Photo Shervin Lainez

How Sara Watkins, Sarah Jarosz, Aoife O’Donovan Found Power, Gal Pal Glory in I’m With Her

On the eve of their debut album release, Sara Watkins, Sarah Jarosz and Aoife O'Donovan hit plenty of high notes in an engaging interview that details what makes I'm With Her click.

See You Around
I'm With Her
16 Feb 2018

In 2012, Chris Thile was the subject of a film documentary called How to Grow a Band. In 2018, Sara Watkins, Thile’s musical partner in Nickel Creek, could easily share top billing with Aoife O’Donovan and Sarah Jarosz if a must-see film for every aspiring musician was made with the title: I’m With Her: How to Start a Band.

The three female folk heroes grew up in different parts of the country, took alternate paths to arrive in a similar place and brought distinctive personalities to an industry that doesn’t always appreciate originality — or strong, opinionated women in the workplace. Yet they’re all accomplished singer-songwriters and multi-instrumentalists with enriching musical backstories, proven and prolific solo performers with nine individual albums among them and cooperative collaborators who are always game to try new projects.

One such venture is I’m With Her, the mesmerizing trio with spine-tingling three-part harmonies that came together almost on a whim for a spontaneous appearance at the 2014 Telluride Bluegrass Festival. How that happened, and what happened next, provide the basis of a story that sounds almost too good to be true as they release their debut album See You Around (Rounder Records) on Friday (16 Feb).

Calling from their residences the day after the Super Bowl were, in Los Angeles, Watkins, whose baby girl was born in September, Jarosz in New York and O’Donovan, on an Uber ride from her Brooklyn apartment to the Upper West Side. While waiting for O’Donovan, a native New Englander and still a Patriots fan despite the loss, Sara and Sarah — who call each other by their last names — got caught up by chatting about the weather.

Jarosz: “It’s so cold. I’m over it.”

Watkins: “I’m in shorts right now, Jarosz. Getting some vitamin D.”

Once O’Donovan checked in, the three gave a thumbs-up to a game that many thought managed to outshine the halftime show.

“You were hoping for another nipple slip?” O’Donovan joked after her interviewer expressed dismay over the absence of surprise guest stars — including Janet Jackson — during Justin Timberlake’s lackluster 13-minute performance.

That was a titillating start to an interview that covered arm-wrestling matches and backstage bathroom rehearsals in Telluride, along with “dopey little instrumental relief” on the album and why the members of I’m With Her truly, collectively believe they are made for each other.

Origin Stories

Some of the details are hazy (they “blur together,” Watkins said with a laugh), but the consensus is that two of their first three meetings occurred in 2001. Jarosz, who was born in Austin and raised in nearby Wimberley, Texas, said she was nine years old and had just started playing mandolin when she introduced herself to Watkins after going with her parents to the Old Settler’s Music Festival. They wanted to see Tim O’Brien, John Hartford and, of course, Nickel Creek, the progressive bluegrass band that formed in 1989, when Watkins was eight and her brother Sean was 12.

In 2006 at RockyGrass in Lyons, Colorado, Jarosz, a budding musician who quickly added to her arsenal of instruments, met O’Donovan, then the Boston-based lead singer and frontwoman of Americana string band Crooked Still, who played at the three-day festival.

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Watkins, still not a teenager when Nickel Creek got invited onto the main stage at the Telluride Bluegrass Festival ahead of John’s Hartford’s set in 1993, recalled seeking out O’Donovan at the 2001 Philadelphia Folk Festival.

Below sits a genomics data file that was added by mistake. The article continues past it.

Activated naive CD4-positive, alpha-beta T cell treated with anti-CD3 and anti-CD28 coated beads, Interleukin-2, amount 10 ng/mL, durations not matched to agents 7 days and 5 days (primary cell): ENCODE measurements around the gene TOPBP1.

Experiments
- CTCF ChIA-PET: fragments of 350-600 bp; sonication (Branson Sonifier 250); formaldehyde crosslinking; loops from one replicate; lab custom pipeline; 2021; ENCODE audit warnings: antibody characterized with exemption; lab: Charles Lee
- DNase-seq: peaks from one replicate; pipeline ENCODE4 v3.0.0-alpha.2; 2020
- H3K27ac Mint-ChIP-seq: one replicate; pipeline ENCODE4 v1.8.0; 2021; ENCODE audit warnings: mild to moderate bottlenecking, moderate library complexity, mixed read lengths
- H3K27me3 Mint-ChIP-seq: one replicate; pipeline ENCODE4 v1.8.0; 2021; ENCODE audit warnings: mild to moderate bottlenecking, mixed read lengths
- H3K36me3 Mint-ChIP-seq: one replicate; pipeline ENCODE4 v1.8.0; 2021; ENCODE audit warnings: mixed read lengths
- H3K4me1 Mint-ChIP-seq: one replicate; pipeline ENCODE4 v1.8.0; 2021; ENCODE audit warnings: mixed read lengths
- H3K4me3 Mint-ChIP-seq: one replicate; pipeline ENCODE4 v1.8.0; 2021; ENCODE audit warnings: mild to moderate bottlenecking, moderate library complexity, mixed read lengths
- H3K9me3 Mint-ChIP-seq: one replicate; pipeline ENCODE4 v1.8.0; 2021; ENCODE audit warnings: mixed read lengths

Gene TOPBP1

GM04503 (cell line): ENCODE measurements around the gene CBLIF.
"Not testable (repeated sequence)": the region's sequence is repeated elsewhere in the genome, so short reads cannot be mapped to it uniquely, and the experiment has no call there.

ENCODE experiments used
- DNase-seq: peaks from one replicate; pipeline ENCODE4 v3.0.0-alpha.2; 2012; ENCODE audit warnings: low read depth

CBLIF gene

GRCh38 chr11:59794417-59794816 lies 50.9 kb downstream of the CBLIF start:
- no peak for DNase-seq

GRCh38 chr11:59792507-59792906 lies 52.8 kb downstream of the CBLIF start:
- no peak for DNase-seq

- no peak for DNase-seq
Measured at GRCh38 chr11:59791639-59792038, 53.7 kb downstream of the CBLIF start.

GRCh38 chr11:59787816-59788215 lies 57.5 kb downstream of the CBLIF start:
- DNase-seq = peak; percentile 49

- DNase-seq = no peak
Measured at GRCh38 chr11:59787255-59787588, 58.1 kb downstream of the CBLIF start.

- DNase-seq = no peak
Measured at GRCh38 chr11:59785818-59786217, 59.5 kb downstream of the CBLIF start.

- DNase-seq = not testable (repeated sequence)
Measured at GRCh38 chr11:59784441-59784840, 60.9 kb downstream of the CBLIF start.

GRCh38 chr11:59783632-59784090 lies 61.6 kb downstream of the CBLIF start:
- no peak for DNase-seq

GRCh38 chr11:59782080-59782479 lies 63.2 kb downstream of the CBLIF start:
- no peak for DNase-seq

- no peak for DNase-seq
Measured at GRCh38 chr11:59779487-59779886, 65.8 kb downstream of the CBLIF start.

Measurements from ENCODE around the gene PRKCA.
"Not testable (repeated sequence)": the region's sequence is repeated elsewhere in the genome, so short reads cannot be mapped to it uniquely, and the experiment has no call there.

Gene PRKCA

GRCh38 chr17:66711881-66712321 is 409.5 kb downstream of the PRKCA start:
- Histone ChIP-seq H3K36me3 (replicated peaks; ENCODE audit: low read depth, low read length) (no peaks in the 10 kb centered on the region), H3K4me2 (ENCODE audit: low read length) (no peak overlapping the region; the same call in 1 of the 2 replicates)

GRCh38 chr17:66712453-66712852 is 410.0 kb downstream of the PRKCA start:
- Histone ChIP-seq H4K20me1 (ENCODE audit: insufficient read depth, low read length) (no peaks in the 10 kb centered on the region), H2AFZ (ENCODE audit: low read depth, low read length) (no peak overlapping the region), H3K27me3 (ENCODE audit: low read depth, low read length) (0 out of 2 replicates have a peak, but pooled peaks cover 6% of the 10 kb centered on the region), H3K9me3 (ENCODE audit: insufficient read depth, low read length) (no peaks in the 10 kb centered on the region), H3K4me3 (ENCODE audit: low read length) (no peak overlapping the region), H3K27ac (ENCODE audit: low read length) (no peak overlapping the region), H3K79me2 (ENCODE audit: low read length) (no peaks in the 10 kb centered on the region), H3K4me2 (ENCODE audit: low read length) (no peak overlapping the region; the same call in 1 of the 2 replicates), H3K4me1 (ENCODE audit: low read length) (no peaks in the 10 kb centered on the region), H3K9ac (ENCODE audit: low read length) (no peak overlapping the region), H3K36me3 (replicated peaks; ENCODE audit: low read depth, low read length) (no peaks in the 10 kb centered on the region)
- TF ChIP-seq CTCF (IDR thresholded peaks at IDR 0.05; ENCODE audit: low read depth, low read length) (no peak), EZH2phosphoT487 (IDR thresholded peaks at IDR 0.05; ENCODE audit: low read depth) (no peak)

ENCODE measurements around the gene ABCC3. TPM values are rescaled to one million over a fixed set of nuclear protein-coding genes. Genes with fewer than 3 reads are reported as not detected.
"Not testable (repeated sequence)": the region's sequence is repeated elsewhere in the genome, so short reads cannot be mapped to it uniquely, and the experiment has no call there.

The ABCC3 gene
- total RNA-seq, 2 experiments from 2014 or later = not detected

“I heard about Aoife and her singing,” Watkins said, noticing the rave reviews O’Donovan was getting. “She was part of the band the Wayfaring Strangers, which had another musician I had really admired, Matt Glaser. … I remember getting off the shuttle to the festival. … And I remember getting off the bus and heading straight towards the stage that Aoife was playing at and introducing myself after the set.”

It was the start of a beautiful friendship.

Telltale Signs in Telluride

While Watkins and O’Donovan continued to connect at other festivals and camps, Jarosz became a Planet Bluegrass mainstay with her main stage debut on June 23, 2007, at the Telluride Bluegrass Festival in an incredible Southwest Colorado mountain setting. Crooked Still was there, too, making their first Telluride Bluegrass appearance. Besides the New England Conservatory of Music, where Jarosz and O’Donovan had earned degrees, and RockyGrass, the two were suddenly stepping on more common ground.

Before her first Telluride set with Mike Marshall and Ben Sollee that included covers of Bill Withers’ “Grandma’s Hands” and Gnarls Barkley’s “Crazy,” Jarosz, then 16, received a glowing introduction:

“This young woman is proof that the future of bluegrass and music itself is certain to be full of virtuosity, passion, integrity, deep beauty and soul.”

“Yeah, that was so fun,” the soft-spoken, easygoing Jarosz said of the day. Known there for various guest appearances with Tim O’Brien over the years, she also made her mark during festival “tweeners”, a series of performances between main stage acts. Jarosz recalled a 2007 tweener with O’Donovan and Abigail Washburn.

Here’s where the memory gets fuzzy regarding when O’Donovan, Watkins, and Jarosz crossed paths together in Telluride for the first time, though.

“Watkins was there, too, with Nickel Creek that year,” the fast-talking, quick-thinking O’Donovan said.

Added Watkins: “Yeah, I don’t think we hung out, though.”

O’Donovan: “I think we hung out, but we didn’t necessarily jam. ‘Cause I remember that was the year … wasn’t that the year of the epic arm wrestling?”

Jarosz: “Oh, yeah. Well, no, maybe it was like the next year.”

Watkins: “It’s just like a lot of stuff happens at the Sheridan Opera House [in downtown Telluride]. And after a while, for me, anyway, they all kind of blur together.” (laughs)

For the record, according to the Planet Bluegrass website, Nickel Creek played the festival five times from 2000-14, but not once from 2007-13, when they were on hiatus.

So getting the three to pin down the year might be next to impossible, but what about that “epic” sporting event? O’Donovan resisted providing specifics, other than saying, “One year I remember there being a lot of arm wrestling. And I didn’t win a single match.”